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As the lights flashed and the music blared out something caught my attention. It wasn’t the flashing lights nor was it the blaring music. As I stood excitedly at my first Chris Tomlin concert I was struck by the lyrics to his song “Jesus Messiah,” a song I was familiar with and had sung in my church many times, but this time, the well-known worship song was different to me.
As the opening chords played, Tomlin began to sing, quoting 2 Corinthians 5:21: “He became sin, who knew no sin. That we might become His righteousness.” I had heard the lyrics before, in fact I had the verses memorized, but for the first time, I found myself asking, “What does this actually mean? What does it mean that Jesus became sin?” This passage had been explained to me as a simple summary of the Gospel—in one sentence!—and yet I suddenly realized something those who explained it to me rarely admitted: it contains a stunning amount of complexity. Did Tomlin know what he was singing? Did I?
Connection - Jesus - Sin - Righteousness - God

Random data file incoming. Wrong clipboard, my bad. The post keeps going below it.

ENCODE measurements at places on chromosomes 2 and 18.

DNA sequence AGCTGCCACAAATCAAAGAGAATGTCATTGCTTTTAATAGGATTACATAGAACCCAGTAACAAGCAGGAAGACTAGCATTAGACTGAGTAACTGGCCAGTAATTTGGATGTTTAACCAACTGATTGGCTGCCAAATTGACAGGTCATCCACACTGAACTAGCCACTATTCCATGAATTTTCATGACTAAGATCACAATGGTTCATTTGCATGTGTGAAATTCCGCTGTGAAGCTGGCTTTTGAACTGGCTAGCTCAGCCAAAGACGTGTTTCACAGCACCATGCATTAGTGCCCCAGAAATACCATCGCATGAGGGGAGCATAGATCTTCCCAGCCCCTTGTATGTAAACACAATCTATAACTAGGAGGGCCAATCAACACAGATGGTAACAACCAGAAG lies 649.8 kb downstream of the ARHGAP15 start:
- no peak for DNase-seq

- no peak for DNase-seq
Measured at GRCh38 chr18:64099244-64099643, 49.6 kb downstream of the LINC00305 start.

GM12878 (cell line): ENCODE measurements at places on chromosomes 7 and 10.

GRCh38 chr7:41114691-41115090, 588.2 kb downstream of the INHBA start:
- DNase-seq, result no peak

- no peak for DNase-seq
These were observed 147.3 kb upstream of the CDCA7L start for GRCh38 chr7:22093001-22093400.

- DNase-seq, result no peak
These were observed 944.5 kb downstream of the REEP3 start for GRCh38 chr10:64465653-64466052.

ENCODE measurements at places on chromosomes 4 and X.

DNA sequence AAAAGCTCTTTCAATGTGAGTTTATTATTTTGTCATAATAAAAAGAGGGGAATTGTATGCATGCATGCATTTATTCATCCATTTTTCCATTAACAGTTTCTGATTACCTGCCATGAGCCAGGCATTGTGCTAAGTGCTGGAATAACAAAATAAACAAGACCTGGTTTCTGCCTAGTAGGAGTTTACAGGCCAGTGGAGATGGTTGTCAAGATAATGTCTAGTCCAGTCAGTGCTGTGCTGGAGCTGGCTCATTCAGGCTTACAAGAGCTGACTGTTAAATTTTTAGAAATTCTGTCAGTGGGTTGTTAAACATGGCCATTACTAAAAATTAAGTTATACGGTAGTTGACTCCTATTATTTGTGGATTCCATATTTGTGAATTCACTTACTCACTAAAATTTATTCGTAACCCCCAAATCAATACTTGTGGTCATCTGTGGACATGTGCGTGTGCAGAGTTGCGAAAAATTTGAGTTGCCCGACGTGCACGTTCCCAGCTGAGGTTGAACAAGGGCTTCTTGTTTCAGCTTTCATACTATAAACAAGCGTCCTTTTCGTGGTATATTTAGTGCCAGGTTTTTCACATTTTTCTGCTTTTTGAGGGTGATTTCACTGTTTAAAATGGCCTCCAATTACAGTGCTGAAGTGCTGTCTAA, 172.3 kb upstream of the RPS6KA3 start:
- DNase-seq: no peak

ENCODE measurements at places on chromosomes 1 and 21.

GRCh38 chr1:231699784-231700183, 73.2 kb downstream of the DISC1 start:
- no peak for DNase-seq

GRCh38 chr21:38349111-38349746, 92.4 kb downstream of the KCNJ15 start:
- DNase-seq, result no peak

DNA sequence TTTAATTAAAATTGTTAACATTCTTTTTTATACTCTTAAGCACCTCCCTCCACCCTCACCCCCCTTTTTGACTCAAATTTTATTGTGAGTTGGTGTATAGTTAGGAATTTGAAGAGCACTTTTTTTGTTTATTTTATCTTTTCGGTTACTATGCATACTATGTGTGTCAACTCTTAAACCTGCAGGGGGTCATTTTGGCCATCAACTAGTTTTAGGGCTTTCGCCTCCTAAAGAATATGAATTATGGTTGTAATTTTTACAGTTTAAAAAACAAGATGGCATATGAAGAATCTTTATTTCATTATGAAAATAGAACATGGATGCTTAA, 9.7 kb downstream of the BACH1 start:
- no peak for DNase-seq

So, what connection does Jesus “becoming sin” have to do with my “becoming the righteousness of God?”
Question - Sin - Salvation - Modern - Language
To answer this question, we must rethink how we understand sin and salvation. Modern theological language surrounding this topic tends to be forensic in nature, meaning that it is focused on laws and ethics. To be a sinner is to be disobedient, to “miss the mark,” to break the law. Therefore, to be “saved” is to be forgiven of our transgressions. While there are forensic aspects to sin and salvation, it is reductionistic to claim that sin is merely the transgression of a law and salvation is merely legal forgiveness of said transgressions. This is important to understand because the way we understand the problem determines how we understand...
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